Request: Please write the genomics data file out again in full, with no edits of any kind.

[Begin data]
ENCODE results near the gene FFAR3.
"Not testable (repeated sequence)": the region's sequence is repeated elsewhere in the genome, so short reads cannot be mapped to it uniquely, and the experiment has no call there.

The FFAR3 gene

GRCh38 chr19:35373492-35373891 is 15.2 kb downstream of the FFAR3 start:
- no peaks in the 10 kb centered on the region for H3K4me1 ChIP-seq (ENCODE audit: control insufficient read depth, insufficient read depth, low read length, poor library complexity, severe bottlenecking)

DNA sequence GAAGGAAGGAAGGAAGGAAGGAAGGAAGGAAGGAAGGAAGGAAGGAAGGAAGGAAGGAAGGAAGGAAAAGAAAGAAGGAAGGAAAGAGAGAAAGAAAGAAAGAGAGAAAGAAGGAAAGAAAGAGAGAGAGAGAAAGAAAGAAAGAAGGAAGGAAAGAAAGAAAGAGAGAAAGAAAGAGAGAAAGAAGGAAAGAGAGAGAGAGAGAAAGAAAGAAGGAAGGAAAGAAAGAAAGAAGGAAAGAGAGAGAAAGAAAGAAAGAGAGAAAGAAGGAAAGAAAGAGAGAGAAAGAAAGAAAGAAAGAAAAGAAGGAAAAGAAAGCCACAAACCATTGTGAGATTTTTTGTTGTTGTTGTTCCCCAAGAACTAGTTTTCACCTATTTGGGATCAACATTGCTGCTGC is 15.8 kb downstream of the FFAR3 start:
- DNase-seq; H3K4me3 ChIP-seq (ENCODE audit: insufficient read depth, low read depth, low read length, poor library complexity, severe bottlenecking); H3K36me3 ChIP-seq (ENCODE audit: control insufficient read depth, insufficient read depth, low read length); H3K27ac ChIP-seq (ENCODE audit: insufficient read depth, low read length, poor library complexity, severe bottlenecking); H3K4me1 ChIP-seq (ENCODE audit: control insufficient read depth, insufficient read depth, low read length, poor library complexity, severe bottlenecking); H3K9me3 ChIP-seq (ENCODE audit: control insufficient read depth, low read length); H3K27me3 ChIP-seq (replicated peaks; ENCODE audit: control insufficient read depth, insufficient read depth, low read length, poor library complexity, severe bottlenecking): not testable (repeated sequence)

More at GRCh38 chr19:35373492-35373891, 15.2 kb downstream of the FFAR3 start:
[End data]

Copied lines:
ENCODE results near the gene FFAR3.
"Not testable (repeated sequence)": the region's sequence is repeated elsewhere in the genome, so short reads cannot be mapped to it uniquely, and the experiment has no call there.

The FFAR3 gene

GRCh38 chr19:35373492-35373891 is 15.2 kb downstream of the FFAR3 start:
- no peaks in the 10 kb centered on the region for H3K4me1 ChIP-seq (ENCODE audit: control insufficient read depth, insufficient read depth, low read length, poor library complexity, severe bottlenecking)

DNA sequence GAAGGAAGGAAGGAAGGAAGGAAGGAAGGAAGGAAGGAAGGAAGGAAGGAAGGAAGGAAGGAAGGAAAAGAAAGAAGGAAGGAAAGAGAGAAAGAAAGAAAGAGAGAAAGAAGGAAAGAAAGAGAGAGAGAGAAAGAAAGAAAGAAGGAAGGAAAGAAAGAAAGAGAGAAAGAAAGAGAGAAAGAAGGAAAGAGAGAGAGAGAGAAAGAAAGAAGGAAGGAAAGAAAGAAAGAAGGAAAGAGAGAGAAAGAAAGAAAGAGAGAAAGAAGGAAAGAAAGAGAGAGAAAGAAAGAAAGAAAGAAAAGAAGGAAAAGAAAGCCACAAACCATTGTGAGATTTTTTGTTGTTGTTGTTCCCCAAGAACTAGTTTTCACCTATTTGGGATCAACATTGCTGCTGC is 15.8 kb downstream of the FFAR3 start:
- DNase-seq; H3K4me3 ChIP-seq (ENCODE audit: insufficient read depth, low read depth, low read length, poor library complexity, severe bottlenecking); H3K36me3 ChIP-seq (ENCODE audit: control insufficient read depth, insufficient read depth, low read length); H3K27ac ChIP-seq (ENCODE audit: insufficient read depth, low read length, poor library complexity, severe bottlenecking); H3K4me1 ChIP-seq (ENCODE audit: control insufficient read depth, insufficient read depth, low read length, poor library complexity, severe bottlenecking); H3K9me3 ChIP-seq (ENCODE audit: control insufficient read depth, low read length); H3K27me3 ChIP-seq (replicated peaks; ENCODE audit: control insufficient read depth, insufficient read depth, low read length, poor library complexity, severe bottlenecking): not testable (repeated sequence)

More at GRCh38 chr19:35373492-35373891, 15.2 kb downstream of the FFAR3 start: